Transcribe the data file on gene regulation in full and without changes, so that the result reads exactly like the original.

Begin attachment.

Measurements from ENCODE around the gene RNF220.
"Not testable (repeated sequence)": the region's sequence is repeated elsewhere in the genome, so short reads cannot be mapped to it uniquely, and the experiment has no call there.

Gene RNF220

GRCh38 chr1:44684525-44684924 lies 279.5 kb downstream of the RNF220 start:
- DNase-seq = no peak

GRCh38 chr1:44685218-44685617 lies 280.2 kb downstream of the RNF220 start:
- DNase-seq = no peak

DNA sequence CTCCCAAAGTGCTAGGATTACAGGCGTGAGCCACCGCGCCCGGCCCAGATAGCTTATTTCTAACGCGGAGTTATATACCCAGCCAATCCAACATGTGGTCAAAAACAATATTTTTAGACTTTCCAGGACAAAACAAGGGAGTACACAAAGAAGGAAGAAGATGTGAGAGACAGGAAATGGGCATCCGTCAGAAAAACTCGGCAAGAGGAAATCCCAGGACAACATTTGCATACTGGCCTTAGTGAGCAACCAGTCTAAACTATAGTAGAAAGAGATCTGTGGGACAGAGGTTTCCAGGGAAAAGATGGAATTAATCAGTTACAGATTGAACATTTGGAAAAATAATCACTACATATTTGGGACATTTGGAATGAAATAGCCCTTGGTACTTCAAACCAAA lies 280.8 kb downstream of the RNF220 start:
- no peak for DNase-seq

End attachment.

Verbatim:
Measurements from ENCODE around the gene RNF220.
"Not testable (repeated sequence)": the region's sequence is repeated elsewhere in the genome, so short reads cannot be mapped to it uniquely, and the experiment has no call there.

Gene RNF220

GRCh38 chr1:44684525-44684924 lies 279.5 kb downstream of the RNF220 start:
- DNase-seq = no peak

GRCh38 chr1:44685218-44685617 lies 280.2 kb downstream of the RNF220 start:
- DNase-seq = no peak

DNA sequence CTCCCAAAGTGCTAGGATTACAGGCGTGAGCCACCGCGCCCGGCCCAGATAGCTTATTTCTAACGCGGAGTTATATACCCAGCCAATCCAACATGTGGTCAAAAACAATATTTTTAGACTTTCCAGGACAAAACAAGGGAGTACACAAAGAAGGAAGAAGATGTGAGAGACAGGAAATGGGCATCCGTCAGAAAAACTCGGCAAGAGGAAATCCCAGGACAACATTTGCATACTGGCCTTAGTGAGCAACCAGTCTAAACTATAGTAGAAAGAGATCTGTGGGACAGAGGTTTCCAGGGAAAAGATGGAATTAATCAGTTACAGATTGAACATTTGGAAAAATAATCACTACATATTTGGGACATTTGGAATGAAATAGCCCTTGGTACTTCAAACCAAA lies 280.8 kb downstream of the RNF220 start:
- no peak for DNase-seq